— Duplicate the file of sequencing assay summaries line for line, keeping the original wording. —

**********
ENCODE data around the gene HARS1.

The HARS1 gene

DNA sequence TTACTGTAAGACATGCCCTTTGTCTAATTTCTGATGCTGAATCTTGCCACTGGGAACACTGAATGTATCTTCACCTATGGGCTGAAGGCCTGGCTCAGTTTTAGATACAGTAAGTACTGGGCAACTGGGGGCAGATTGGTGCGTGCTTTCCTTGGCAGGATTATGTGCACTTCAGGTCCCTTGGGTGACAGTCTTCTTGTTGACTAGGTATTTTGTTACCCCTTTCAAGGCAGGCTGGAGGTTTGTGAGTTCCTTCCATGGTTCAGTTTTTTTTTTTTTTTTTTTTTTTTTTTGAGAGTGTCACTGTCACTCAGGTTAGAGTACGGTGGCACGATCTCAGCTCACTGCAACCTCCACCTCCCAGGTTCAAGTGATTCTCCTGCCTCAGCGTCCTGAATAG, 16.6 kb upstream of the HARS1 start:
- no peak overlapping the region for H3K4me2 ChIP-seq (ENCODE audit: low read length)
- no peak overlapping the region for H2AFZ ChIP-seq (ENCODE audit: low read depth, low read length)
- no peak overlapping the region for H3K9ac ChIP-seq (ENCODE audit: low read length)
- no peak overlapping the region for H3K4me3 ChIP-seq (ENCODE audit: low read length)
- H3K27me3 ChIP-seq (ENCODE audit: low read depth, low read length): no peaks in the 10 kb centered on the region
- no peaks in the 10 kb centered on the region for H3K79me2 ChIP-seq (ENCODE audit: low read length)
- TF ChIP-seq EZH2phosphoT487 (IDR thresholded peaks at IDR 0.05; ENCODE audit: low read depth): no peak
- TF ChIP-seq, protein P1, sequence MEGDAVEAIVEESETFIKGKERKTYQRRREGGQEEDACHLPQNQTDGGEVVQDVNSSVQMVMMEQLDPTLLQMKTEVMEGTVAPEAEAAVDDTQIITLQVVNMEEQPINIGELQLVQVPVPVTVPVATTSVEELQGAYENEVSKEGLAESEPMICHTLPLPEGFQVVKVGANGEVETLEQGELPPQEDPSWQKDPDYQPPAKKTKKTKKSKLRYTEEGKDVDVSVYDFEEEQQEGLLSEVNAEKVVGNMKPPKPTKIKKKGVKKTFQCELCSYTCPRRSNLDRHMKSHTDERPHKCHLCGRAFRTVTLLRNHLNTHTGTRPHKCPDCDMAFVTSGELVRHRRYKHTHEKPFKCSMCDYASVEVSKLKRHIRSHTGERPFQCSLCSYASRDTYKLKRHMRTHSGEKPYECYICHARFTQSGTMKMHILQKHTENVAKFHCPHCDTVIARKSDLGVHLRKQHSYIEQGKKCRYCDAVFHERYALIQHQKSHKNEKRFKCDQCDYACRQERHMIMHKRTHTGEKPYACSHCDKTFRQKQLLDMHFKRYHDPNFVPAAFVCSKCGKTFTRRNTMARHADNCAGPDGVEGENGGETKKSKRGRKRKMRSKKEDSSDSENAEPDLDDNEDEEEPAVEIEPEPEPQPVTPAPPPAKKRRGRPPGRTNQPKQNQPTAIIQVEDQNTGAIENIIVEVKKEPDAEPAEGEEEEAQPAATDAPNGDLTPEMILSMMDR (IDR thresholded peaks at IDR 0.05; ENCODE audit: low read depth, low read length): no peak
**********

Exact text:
ENCODE data around the gene HARS1.

The HARS1 gene

DNA sequence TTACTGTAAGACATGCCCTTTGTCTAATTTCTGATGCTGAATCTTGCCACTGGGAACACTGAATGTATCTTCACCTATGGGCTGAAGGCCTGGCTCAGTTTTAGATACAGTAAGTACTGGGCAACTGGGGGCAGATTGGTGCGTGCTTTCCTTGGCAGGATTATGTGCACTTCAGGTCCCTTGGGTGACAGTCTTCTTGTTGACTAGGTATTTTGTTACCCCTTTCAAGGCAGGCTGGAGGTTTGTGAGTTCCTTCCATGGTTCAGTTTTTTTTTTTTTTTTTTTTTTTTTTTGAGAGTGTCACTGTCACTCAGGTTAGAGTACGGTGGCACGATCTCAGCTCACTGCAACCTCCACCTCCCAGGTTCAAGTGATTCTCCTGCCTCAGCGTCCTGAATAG, 16.6 kb upstream of the HARS1 start:
- no peak overlapping the region for H3K4me2 ChIP-seq (ENCODE audit: low read length)
- no peak overlapping the region for H2AFZ ChIP-seq (ENCODE audit: low read depth, low read length)
- no peak overlapping the region for H3K9ac ChIP-seq (ENCODE audit: low read length)
- no peak overlapping the region for H3K4me3 ChIP-seq (ENCODE audit: low read length)
- H3K27me3 ChIP-seq (ENCODE audit: low read depth, low read length): no peaks in the 10 kb centered on the region
- no peaks in the 10 kb centered on the region for H3K79me2 ChIP-seq (ENCODE audit: low read length)
- TF ChIP-seq EZH2phosphoT487 (IDR thresholded peaks at IDR 0.05; ENCODE audit: low read depth): no peak
- TF ChIP-seq, protein P1, sequence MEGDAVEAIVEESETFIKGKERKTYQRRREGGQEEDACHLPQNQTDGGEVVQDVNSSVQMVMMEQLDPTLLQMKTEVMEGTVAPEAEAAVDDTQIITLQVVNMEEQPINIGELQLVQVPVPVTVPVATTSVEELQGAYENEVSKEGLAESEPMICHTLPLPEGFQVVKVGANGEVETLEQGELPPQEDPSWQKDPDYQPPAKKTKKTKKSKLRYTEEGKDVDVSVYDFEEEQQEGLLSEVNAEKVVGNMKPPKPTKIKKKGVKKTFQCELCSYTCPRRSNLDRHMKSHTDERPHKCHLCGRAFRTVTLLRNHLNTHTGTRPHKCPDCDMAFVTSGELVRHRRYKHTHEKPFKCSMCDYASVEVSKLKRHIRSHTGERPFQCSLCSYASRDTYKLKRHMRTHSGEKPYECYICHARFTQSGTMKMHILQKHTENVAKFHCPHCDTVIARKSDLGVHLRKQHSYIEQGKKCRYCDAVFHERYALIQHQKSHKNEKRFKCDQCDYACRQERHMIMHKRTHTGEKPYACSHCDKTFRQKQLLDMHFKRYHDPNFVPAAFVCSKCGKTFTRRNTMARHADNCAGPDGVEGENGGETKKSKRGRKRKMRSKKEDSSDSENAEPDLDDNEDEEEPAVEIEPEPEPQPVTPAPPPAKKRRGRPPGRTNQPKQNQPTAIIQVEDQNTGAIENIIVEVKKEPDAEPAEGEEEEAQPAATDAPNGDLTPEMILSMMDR (IDR thresholded peaks at IDR 0.05; ENCODE audit: low read depth, low read length): no peak